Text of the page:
23 July 2021, Seytoo
In this interview, psychologist Lahbib Ndiaye tries to analyze the behaviors and attitudes of the Senegalese man. He believes that the latter is characterized in particular by his love of easy money, his obscurantism and the loss of his capacity for outrage.
How does a psychologist like you look at the Senegalese man? In other words, how would you define the latter?
This is a very difficult question, but we can identify some characteristics of the Senegalese man. For example, in the area of wealth accumulation, the Senegalese person is someone who likes to get rich quickly without working. This is the philosophy of “Kheweul (Gift),” Blow, luck, the “Yalla waxul kenn dara (God’s here for everyone).” It is a philosophy that does not encourage the individual to cultivate the value of work. The Senegalese man hope for prayers from the Marabouts (religious guides), from the occult forces to become rich. That’s why there are stories all the time about the multiplication of banknotes, fake banknotes. So even when you entrust someone with money, they think they can just turn it into magic.
Regarding his relationship with work, the Senegalese man does not love to work. This is because people think that even if you work you will not reap the rewards of that labor, it is another person that will reap the rewards. So, this slightly pessimistic philosophy about work makes people unwilling to exert themselves. People always have the impression that it is through patronage and parachuting that one can reach positions of responsibility and not just because of the person's merit and perseverance at work.
From the point of view of social relations, the Senegalese man likes to have friends, he is very open. In addition, he enjoys being of service to the family either materially or socially. Those who have the means like to show off their financial strength. Today, money has become the glue in social relationships. This is the reason why everyone is running behind money. And all the means are good to have it: predation, recourse to emigration... Everyone wants to emigrate because we think that there, we can earn money easily. Loving money is good, but you have to acquire it by working hard. But the Senegalese man is someone who likes easy money.
What you are saying here is not new, for a long time some of your colleagues have denounced it. Does this mean that the Senegalese man is not evolving?
The Senegalese man is evolving but not in the right direction because he does not have a positive philosophy of life. This translates into recklessness, lies and the desire to get rich without working. Quite the opposite of what a positive philosophy of life implies, that is to say the fact that the individual believes in his abilities and accepts that only work ennobles and makes rich and not tricks, hypocrisy, extortion. This is what is frustrating with the Senegalese man. This makes it difficult for honest people to find their place in society. Here, even when there is someone who tries to show zeal in the work, he is blamed for that by saying that he wants to show that the rest of us are not working.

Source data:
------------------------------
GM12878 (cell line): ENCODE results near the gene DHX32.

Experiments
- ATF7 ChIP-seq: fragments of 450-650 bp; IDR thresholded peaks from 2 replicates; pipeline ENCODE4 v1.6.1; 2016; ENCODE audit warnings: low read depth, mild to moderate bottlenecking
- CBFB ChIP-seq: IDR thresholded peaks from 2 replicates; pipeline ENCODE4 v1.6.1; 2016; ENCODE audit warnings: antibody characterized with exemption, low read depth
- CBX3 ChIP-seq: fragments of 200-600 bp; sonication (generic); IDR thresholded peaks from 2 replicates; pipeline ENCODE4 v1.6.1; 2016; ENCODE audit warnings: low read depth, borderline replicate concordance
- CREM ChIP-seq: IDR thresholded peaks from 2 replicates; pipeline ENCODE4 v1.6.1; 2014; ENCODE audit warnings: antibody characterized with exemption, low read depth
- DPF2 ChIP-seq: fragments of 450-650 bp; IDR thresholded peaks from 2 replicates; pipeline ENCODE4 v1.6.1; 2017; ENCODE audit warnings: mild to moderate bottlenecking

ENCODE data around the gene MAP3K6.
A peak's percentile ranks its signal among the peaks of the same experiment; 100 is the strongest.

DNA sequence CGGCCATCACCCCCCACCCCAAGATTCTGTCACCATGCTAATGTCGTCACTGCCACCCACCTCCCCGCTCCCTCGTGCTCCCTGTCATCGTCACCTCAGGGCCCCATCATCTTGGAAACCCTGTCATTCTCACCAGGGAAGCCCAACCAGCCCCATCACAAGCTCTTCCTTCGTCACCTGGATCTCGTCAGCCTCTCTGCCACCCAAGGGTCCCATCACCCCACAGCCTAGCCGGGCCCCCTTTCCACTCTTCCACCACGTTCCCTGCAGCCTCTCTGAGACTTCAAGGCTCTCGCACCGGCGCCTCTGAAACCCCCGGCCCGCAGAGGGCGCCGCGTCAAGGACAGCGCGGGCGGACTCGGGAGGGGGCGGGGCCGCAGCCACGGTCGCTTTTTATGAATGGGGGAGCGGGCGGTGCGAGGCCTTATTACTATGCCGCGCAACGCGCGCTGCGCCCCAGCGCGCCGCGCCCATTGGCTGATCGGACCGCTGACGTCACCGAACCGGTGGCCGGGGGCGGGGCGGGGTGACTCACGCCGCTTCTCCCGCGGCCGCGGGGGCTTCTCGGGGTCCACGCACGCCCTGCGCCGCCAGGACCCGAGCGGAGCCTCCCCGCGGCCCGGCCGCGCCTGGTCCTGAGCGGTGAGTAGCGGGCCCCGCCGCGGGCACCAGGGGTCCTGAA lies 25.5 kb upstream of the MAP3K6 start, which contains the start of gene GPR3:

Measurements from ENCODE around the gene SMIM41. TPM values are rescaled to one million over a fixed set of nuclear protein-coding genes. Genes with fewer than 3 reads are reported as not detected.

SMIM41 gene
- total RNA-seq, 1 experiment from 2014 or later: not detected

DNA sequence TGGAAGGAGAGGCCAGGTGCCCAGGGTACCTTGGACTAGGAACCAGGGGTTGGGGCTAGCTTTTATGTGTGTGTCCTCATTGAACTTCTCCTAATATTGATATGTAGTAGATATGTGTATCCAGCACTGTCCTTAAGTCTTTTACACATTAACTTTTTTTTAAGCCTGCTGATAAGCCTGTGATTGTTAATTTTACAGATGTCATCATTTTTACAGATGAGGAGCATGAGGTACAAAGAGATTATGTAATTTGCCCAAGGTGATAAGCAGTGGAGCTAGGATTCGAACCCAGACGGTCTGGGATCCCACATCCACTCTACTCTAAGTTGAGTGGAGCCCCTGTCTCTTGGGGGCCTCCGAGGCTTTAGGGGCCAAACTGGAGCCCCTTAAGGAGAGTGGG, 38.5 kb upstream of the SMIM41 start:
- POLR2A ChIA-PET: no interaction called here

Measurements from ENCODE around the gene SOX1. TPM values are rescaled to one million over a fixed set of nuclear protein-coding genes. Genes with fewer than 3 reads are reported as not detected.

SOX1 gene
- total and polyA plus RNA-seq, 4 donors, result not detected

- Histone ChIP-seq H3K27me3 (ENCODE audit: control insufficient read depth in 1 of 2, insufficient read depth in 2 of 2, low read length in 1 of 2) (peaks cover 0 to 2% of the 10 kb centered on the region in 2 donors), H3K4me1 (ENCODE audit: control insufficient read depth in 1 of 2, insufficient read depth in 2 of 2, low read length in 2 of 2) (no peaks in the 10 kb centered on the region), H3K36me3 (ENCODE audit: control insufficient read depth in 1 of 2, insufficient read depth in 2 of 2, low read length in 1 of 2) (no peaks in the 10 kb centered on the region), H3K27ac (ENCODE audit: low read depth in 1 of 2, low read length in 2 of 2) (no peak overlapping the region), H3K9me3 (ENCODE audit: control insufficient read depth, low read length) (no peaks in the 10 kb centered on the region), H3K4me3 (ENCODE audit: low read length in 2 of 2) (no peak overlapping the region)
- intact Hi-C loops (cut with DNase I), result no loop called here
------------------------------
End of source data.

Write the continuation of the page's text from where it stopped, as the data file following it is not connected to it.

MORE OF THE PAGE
There is also passivity in relation to the dangers that threaten society. The Senegalese man is still waiting for some magic spell to solve his problems. Or we implore our Marabouts by saying that they are the guardians of social order. It is all these problems that make it difficult to build our country around positive values such as the love of work.
In addition to his navel-gazing, the Senegalese man is a very fatalistic person. With him, everything is explained by the famous “ndogalu Yalla” (divine will). Isn't the Senegalese in an illusion?
It’s a way of running away from reality. It is because he has no solutions to the problems that beset him that the Senegalese man always calls on God. To show his carelessness, his incapacity, his laziness, he always takes refuge behind God. He doesn't try to think of how to solve his problems. It’s difficult to build this country without first building a type of Senegalese capable of leading this fight.
The Senegalese man still believes in occult forces. He does not hesitate to resort to the charlatan when faced with a problem. So, is he obscurantist?
It is a form of obscurantism to rely on occult forces for protection or access to positions of responsibility. And even worse, this belief system is used as a weapon of combat against those who manage to emerge on their own merit. There is a race to the bottom in Senegalese society. We do not take as role models those who succeed because of their talent or skill alone. It is believed that one can use mystical forces to slow down the ascension of such people and one believes that one can succeed by the power of these mystical forces without having the skills to do so. Although this is naive, many of our compatriots believe it. If today there is the development of begging, it is because behind it there are always these charlatans or marabouts who advise this or that other offering.
It is more and more frequent to see acts which deserve to be denounced by everyone but which, however, no longer arouse undue indignation among the Senegalese. Has the Senegalese man lost the capacity for indignation?
We lost that for a very long time. Do you remember the sinking of the boat “Le Joola?” The behaviors that led to this disaster remain the same and have even become more dangerous. When you attack a woman or a child in the street, people are there, small, watching. When we dig up a homosexual, we don't care... as long as it's not our parent. People have completely lost the capacity for outrage.
▼ Recommended for you